“I didn’t have any women in my life that I really trusted.”
With those words, singer and actress Demi Lovato summed up almost my entire teenage experience.
While promoting her latest film, Smurfs: The Lost Village, the 24-year-old confessed to Mamamia that for a whole chunk of her career, she chose to surround herself with men instead of women.
It’s a different take on what we’ve heard from female celebrities in recent years.
Our social media feeds are constantly flooded with stories about 'girl squads': groups of women who love and praise each other, acting as a far better cheer squad than any boyfriend - famous or otherwise - could.
Thankfully, in 2017, women have started to praise each other in the public eye with abandon, proving that powerful females aren't catty or competitive. Instead, they can be successful and supportive.
It's a welcome change from the Mean Girls line we have been fed for years. A line that I fell victim to in my teenage years.
During high school, most of the people I considered my closets friends were men. It's not that I didn't want girl friends, I just felt...safer...trusting men with my friendship.
I felt like they wouldn't judge me, they wouldn't try to compete with me or be jealous when I succeeded.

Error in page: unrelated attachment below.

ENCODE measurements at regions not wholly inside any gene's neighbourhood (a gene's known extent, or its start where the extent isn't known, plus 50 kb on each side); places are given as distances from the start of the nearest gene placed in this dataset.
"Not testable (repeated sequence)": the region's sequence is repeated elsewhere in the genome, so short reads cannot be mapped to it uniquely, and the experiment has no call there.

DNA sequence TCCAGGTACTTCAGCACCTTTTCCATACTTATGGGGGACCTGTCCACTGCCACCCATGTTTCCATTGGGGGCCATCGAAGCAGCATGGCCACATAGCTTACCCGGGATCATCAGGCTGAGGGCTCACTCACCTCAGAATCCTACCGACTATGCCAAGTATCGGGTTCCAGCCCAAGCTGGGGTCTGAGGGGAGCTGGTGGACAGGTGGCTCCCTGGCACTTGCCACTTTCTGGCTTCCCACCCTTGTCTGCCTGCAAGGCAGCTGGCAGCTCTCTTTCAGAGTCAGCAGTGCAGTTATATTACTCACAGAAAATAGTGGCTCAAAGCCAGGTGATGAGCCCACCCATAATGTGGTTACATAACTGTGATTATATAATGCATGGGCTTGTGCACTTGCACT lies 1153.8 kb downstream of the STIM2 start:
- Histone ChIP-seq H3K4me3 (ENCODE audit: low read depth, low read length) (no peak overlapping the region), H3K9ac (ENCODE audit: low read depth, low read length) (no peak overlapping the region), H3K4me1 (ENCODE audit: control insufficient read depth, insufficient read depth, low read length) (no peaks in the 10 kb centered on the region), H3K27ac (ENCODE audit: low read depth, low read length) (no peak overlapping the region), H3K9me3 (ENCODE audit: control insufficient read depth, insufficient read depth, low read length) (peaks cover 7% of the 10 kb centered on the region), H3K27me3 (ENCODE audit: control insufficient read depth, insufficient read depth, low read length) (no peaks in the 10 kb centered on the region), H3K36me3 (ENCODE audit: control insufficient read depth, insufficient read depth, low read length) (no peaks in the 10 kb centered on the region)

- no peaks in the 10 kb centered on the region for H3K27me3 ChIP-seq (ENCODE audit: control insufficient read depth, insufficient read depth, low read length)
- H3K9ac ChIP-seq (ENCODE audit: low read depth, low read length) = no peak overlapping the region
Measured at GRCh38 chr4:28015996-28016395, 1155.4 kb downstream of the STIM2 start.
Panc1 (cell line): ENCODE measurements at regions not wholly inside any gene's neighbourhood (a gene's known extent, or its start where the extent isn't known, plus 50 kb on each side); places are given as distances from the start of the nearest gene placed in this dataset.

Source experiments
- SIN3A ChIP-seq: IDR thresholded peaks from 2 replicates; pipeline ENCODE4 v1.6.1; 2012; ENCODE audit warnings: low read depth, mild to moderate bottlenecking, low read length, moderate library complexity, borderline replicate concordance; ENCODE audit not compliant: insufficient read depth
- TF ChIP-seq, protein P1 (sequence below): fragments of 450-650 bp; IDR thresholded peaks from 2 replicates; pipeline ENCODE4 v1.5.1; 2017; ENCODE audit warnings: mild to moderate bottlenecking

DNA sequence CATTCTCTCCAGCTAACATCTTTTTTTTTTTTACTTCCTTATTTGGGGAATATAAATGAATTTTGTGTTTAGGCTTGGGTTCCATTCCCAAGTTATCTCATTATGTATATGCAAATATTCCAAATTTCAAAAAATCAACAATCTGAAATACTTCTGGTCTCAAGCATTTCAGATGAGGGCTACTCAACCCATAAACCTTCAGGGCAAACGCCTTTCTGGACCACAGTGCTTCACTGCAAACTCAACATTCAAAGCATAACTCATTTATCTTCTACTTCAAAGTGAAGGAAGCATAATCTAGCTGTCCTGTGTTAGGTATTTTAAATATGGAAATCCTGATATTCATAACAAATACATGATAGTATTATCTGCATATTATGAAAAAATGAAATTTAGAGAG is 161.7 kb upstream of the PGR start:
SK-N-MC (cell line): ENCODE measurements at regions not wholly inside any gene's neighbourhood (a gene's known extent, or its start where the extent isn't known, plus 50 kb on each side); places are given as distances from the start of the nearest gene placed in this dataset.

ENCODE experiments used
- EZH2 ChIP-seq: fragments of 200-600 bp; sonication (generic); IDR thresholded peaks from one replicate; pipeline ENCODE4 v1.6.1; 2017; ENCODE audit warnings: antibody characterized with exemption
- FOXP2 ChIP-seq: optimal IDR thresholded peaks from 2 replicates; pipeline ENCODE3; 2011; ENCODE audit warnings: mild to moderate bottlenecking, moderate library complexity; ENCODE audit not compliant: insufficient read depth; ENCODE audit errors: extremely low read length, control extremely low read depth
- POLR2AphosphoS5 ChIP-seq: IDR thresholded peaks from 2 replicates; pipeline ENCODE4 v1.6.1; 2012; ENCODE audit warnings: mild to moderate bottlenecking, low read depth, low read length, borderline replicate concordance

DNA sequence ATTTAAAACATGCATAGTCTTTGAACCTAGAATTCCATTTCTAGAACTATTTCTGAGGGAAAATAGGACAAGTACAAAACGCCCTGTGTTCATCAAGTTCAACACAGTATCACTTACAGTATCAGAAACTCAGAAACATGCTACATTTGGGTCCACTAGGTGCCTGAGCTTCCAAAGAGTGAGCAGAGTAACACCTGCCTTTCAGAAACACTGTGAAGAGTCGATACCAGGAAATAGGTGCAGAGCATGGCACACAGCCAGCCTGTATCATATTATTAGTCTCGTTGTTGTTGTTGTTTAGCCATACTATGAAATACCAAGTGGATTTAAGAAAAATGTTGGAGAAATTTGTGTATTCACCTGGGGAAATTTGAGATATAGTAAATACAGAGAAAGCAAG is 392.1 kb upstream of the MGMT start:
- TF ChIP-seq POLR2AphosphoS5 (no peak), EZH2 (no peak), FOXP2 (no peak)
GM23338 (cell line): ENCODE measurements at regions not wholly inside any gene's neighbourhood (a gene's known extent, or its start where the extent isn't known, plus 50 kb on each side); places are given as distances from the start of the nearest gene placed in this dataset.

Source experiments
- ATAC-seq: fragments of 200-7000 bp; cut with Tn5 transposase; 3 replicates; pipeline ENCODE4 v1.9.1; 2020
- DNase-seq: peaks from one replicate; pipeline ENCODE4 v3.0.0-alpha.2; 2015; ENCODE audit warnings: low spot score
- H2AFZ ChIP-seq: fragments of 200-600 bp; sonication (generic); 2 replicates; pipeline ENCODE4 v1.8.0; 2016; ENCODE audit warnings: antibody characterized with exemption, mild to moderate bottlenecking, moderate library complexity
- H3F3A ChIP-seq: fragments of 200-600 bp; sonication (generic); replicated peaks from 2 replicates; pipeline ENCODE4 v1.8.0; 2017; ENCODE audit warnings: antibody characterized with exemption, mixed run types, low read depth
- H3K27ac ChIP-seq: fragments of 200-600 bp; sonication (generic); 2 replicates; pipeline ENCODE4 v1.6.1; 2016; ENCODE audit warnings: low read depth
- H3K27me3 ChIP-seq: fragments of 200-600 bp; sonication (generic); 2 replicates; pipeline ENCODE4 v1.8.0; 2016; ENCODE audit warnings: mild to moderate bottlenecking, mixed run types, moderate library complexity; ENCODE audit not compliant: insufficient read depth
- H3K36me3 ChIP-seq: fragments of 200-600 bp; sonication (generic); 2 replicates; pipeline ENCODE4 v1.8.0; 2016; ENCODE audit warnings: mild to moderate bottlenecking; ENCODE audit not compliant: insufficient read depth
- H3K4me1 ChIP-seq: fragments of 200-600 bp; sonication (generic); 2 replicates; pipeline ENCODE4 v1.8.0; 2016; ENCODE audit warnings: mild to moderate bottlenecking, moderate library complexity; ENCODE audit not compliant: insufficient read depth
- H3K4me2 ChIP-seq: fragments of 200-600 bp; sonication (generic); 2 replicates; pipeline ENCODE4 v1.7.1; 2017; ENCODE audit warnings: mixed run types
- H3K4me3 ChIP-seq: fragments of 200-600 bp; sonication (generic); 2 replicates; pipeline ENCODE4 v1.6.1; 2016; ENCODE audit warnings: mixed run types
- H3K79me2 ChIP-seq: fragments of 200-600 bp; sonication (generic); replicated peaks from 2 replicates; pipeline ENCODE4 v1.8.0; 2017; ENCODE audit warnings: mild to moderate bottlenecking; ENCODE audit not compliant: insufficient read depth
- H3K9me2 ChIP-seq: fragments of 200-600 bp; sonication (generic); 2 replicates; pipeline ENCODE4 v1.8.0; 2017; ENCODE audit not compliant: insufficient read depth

LISTEN: When you need to break up with a friend, what do you do?
Most of all, I didn't feel like they would wake up one morning and decide I wasn't worth their time, which is something I had experienced at the hands of some of my female friends.
It's a sentiment echoed by Demi, who spent the first years of her blossoming career touring, and surrounding herself, with men.
"In my work environment, I used to only surround myself with men," she told Mamamia.
"I only had guys in my band, and I toured with guys and my tour manager was a guy and this and that."
Now, the actress - who takes on the role of Smurfette in the upcoming animated film Smurfs: The Lost Village - has made a conscious effort to surround herself with women, and wants everyone to know what a difference it has made.
"I made a specific change. There was a time I used to say that I just didn't get along with girls," she said.
"I reevaluated why I didn't get along with girls, and I think it's because I didn't really have any in my life that I trusted.
"Now I've made it a point to surround myself with strong women and it's really made a difference in my life."
Demi said she turns to her female friends for "questions and advice", and sees them as role models and positive influences in her world.
It's something Demi and her animated character have in common: the film centres on Smurfette, the only female in a village full of boys, and her journey to discover where she fits and who she can turn to for understanding.
"I really relate to Smurfette, because I was the only female for a little bit [in my world]," Demi said.
"I had to make changes in my life to surround myself with influences and people that I could relate to.
"I’m really grateful that I did."
Smurfs: The Lost Village is in Australian cinemas now.